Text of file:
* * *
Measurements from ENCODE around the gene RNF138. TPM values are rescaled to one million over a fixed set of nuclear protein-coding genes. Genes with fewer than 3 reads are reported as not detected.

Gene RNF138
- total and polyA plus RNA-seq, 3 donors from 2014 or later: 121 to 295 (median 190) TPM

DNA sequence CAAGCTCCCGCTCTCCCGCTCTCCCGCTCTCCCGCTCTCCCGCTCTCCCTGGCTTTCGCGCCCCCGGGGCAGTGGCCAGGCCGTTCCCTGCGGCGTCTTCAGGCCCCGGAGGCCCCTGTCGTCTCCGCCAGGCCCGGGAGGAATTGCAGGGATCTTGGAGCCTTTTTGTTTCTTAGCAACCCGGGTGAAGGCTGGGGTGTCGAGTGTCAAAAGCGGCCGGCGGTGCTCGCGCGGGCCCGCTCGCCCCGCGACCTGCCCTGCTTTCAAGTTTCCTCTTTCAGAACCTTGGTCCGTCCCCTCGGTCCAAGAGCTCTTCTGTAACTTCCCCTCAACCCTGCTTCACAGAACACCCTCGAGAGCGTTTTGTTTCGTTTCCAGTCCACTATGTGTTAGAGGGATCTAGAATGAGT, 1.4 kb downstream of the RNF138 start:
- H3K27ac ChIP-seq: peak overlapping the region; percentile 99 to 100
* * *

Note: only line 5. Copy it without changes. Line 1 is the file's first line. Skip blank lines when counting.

- H3K27ac ChIP-seq: peak overlapping the region; percentile 99 to 100